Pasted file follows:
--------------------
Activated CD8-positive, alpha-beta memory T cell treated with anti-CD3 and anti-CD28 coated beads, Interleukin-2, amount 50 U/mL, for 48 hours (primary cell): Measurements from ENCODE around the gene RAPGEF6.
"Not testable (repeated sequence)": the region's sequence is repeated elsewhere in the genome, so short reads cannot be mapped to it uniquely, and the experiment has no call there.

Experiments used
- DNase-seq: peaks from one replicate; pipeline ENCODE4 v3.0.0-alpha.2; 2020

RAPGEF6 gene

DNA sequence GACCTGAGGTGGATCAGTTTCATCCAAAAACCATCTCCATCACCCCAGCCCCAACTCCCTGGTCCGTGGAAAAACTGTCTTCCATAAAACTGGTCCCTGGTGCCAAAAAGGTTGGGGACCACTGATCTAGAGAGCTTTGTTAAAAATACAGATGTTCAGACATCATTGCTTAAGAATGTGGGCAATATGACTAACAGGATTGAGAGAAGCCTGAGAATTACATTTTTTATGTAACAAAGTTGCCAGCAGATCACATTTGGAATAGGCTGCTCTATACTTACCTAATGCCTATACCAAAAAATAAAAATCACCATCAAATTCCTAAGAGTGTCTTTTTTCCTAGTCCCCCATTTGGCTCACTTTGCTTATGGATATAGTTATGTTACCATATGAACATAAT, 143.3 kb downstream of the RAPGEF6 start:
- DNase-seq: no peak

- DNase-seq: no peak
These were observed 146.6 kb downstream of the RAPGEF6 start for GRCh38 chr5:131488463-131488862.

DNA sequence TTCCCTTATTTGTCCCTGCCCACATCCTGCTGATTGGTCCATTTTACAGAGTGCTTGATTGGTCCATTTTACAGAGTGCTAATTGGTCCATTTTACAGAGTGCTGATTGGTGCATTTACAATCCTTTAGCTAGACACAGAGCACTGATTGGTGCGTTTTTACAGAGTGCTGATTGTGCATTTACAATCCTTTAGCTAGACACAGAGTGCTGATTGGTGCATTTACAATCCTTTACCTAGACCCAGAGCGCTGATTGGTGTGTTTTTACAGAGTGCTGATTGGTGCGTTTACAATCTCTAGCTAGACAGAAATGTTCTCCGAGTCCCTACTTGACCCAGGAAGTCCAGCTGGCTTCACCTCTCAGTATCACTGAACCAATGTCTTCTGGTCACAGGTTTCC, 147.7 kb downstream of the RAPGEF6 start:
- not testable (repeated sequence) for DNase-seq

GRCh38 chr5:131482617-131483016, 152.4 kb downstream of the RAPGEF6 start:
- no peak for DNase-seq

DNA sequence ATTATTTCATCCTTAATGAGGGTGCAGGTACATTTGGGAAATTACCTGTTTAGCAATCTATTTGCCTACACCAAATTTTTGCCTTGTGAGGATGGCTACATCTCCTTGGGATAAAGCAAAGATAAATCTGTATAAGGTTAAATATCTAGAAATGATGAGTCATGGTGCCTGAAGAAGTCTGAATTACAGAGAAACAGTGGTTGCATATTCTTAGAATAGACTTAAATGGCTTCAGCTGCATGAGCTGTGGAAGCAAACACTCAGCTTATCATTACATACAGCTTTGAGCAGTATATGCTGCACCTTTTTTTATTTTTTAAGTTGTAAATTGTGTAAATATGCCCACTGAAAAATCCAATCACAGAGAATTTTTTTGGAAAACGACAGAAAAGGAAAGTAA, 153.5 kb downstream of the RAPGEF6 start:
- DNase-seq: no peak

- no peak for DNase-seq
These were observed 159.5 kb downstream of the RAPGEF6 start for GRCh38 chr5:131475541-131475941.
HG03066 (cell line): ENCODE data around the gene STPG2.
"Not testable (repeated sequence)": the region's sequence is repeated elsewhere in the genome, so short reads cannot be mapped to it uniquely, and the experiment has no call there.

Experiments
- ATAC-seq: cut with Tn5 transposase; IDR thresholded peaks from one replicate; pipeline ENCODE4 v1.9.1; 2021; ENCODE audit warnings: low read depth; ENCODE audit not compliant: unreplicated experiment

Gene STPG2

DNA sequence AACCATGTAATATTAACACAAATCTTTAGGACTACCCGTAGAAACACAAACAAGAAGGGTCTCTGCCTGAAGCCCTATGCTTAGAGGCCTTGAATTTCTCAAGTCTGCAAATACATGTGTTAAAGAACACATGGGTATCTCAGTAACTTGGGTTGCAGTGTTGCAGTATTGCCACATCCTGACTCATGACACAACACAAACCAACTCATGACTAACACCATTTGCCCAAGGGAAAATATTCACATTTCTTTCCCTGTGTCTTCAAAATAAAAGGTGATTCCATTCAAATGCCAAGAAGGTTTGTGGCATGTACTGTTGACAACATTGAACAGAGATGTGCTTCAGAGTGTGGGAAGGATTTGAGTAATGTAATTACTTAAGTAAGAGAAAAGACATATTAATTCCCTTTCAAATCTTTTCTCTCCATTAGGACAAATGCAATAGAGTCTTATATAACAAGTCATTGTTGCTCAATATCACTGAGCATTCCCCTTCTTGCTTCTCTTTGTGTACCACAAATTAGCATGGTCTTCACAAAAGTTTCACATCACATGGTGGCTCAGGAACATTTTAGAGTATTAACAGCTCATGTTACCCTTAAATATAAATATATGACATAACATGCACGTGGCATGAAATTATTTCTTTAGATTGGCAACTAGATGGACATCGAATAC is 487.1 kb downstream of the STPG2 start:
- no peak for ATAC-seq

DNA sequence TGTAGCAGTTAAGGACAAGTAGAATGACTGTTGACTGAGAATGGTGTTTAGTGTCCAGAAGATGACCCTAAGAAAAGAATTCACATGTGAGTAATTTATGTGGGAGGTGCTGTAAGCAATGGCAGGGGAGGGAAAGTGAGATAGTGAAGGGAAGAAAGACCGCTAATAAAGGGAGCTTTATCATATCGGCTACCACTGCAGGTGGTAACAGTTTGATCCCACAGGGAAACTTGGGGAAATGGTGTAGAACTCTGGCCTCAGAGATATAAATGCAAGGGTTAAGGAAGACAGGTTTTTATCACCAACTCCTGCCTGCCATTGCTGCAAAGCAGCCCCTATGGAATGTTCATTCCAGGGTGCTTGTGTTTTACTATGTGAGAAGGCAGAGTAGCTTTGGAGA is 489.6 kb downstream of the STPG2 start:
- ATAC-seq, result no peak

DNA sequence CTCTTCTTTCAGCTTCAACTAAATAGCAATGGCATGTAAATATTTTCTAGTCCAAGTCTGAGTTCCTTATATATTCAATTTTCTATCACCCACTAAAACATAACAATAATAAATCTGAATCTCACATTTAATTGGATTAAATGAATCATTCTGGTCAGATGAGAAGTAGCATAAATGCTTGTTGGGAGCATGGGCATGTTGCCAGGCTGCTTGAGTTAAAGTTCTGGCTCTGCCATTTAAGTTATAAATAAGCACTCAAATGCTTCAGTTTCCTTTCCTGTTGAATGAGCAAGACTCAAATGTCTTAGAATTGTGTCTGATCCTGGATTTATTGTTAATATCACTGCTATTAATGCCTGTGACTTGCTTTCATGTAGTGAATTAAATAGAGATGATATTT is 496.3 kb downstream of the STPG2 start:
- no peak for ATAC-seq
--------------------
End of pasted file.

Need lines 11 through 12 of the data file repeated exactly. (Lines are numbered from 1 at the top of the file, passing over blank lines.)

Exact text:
- not testable (repeated sequence) for DNase-seq

GRCh38 chr5:131482617-131483016, 152.4 kb downstream of the RAPGEF6 start: